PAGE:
“They can be just as potent as anti-anxiety pills.”

Get a pet for mental health

As Thanksgiving nears, I’ve been paying extra attention to the things I am thankful for. My list is extremely easy to generate: my family and friends, my boyfriend, having a comfortable apartment, having a job, this blog, my health, my ability to exercise, all things chocolate, all things coffee… 🙂 My list goes on and on. And I’m truly grateful for each and every one of these things in my life.

But this Thanksgiving, I’m extra thankful for the companionship and health of my two pets.

A bit about them

Now I promise this post isn’t written to boast about my two furry children – I do have a point! But I think it’s important you know at least a little about them.

I have a cat and a dog. My cat’s name is Hiccup and he’s a 2.5 year old Persian (meaning it looks like he ran face-first into a wall and his nose forever has to suffer the consequences). He’s a feisty little thing, but is also so sweet and just plain adorable sometimes. My dog, Jaina, is around 1.5 years old and probably a beagle mix, but we’re not really sure. We adopted her from an animal shelter about 4 months ago and her skittish manner and slow-to-trust personality indicate she was probably mistreated before coming to us. Once she realized we were only around to provide belly rubs and to throw her favorite purple fuzzy ball, though, she revealed her happy, goofy nature.

So, needless to say, I love them a lot. As most people will say about their pets, they truly are my family.

Hiccup as a kitten

Hiccup as a kitten


So when my cat got really sick recently, and spent four nights in an emergency animal hospital, I got to see where my priorities lay.

I’m a very frugal person, often trying to save money wherever I can. But when I found my cat lethargic and vomiting (eventually diagnosed with a blocked bladder that would have killed him if untreated), all that flew right out the window. I would have done ANYTHING to keep that little guy alive. And thank goodness he’s back home now, sleeping on my head at night and meowing loudly for no reason just like he should be.

If you can afford them, I think all people should get pets. They can be just as potent as anti-anxiety pills and can provide you with more love than any medication will be able to.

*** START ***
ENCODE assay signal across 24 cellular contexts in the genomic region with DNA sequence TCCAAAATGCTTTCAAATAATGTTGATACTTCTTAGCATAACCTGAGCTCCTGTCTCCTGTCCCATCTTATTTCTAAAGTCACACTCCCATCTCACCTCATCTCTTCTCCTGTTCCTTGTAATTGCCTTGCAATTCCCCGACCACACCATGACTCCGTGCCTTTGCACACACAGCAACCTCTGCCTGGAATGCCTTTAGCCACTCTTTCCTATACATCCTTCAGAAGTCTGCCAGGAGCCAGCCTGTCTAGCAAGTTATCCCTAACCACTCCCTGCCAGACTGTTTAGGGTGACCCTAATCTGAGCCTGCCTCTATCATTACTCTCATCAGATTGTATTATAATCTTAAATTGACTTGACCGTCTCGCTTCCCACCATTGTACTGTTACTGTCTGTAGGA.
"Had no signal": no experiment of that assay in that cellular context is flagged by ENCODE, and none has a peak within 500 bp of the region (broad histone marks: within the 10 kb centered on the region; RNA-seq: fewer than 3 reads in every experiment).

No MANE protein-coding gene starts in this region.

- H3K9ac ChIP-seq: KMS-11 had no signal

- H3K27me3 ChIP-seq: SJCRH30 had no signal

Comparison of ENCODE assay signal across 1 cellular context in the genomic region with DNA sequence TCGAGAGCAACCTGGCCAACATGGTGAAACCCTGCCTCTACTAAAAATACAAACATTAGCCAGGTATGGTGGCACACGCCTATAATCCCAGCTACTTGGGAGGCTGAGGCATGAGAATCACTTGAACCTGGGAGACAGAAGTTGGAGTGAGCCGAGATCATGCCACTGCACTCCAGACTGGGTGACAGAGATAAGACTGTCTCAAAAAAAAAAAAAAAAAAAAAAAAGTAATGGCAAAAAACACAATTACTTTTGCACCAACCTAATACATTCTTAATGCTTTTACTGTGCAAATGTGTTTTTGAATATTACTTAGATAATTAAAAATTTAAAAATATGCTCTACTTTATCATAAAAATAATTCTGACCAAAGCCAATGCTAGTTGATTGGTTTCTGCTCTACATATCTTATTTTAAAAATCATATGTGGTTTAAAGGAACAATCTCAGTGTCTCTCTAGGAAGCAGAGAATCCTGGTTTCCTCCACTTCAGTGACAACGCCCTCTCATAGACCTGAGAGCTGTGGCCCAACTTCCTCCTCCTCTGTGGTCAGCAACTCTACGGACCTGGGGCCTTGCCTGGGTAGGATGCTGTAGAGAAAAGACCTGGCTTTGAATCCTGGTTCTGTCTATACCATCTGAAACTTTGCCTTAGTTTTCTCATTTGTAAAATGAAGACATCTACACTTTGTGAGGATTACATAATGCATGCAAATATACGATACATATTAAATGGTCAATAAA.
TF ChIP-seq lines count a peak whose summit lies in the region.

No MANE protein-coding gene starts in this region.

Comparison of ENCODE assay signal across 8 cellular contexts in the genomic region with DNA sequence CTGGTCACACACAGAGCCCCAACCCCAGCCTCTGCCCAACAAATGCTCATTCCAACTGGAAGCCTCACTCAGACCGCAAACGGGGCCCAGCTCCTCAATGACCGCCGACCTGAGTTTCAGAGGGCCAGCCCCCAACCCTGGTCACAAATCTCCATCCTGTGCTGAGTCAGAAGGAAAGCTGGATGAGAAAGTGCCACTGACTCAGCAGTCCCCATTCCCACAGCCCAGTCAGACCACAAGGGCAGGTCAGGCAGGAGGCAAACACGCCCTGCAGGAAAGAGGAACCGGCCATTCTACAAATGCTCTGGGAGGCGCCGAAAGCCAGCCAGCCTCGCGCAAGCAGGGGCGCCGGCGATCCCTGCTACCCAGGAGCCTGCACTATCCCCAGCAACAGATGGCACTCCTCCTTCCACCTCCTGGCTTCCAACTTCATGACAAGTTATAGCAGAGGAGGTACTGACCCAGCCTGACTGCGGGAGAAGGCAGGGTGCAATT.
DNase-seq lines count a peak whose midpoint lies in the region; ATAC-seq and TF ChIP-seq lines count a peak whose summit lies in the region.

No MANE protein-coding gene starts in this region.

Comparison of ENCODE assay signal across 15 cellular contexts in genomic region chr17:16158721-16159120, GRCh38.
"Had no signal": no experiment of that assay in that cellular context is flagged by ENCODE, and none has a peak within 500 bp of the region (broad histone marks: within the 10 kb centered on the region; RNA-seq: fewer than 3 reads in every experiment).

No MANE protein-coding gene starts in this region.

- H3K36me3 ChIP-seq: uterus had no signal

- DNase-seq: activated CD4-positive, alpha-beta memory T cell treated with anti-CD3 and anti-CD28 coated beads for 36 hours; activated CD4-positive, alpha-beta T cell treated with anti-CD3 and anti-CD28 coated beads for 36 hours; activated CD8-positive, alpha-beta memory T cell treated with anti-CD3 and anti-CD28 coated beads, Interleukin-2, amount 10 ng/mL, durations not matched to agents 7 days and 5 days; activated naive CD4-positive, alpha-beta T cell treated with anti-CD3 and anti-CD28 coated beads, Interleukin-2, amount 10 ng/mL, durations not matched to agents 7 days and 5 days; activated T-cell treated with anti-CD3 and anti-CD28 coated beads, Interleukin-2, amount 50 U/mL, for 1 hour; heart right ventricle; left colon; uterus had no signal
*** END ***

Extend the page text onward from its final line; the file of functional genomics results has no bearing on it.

Of course, you may have barriers to getting pets: allergies, apartment restrictions, cost, roommate disapproval, lack of time, job hours, frequent travel, etc. But. If you have been on the fence about getting one and don’t have these barriers in place, I think you should go looking for your new best friend.

Here’s why:


Health and friendship

Pets provide us with so many benefits. It’s actually pretty amazing.

Through studies they’ve been shown to lower stress, decrease loneliness (which makes perfect sense!), and even decrease blood pressure and cholesterol! Which I would say is kind of crazy – but think of therapy dogs! They go into hospitals and nursing homes, providing a happy and loving presence that brightens even the darkest of days. Apparently it’s a mutually beneficial relationship, as pets themselves have even been shown to obtain beneficial effects from their human relationships.


Getting active

Jaina with toy

While probably most noticeable with dogs, pets also provide us with more activity. While you may not want to work out on a given day, the need to walk your dog may provide more incentive to get out the door. Even playing with your cat can provide more activity than you would otherwise get sitting on the couch.

Personally, I try to walk my dog for at least 15 minutes after work. THEN I hit the gym. My dog is also a big fan of running, so sometimes we also go on runs together. While I do caution against ONLY walking your frequent “stop and sniff” dog for exercise, if you have a fast walker like my Jaina or still hit the gym afterwards, I think that walking your dog is a great supplement to your exercise.

In general, our pets provide us with a decent amount of extra activity – and that in itself is a great benefit of having them around.


Responsibility to others

My pets also provide me with a serious sense of responsibility. I don’t have children, but my pets certainly do rely on me. If I don’t feed them, who will? If I don’t walk my dog, who will? Cleaning my cat’s litter box? No one else is gonna do that! So it’s absolutely my responsibility to provide for them and give them the love and care they need.

It’s also nice to feel needed. Providing for someone else gives you a sense of purpose. It makes your day more meaningful. I love contributing to my animals’ welfare and look forward to them running to greet me when I get home. It’s a really good feeling!


Why I’m thankful

Even as I write this, my dog is asleep next to me on the couch, her head resting on my foot, and my cat is lying on the end of the recliner where my boyfriend is sitting. The two of them are such a calming presence and make our little apartment feel even more like home.

So whether you may get a pet or you already have one, take a minute to consider how they would/already do contribute to your happiness. I’m a big advocate for finding the right pet. When we adopted our dog, the shelter had matchmakers that ruled out several dogs we had originally thought would be a good fit until we found the right one. So take the time to look around and investigate. But once you do find that perfect pet, it’s like you’ve located a missing piece of your family – they are truly important parts of our lives to be grateful for.

So for all those animals in your life (or that could be in your life!) this holiday season, be sure to take a moment to feel grateful for them. I certainly know I will.

Happy Thanksgiving!


Why you should get a pet


For more healthy holiday inspiration, be sure to check out How to Eat Healthy During the Holidays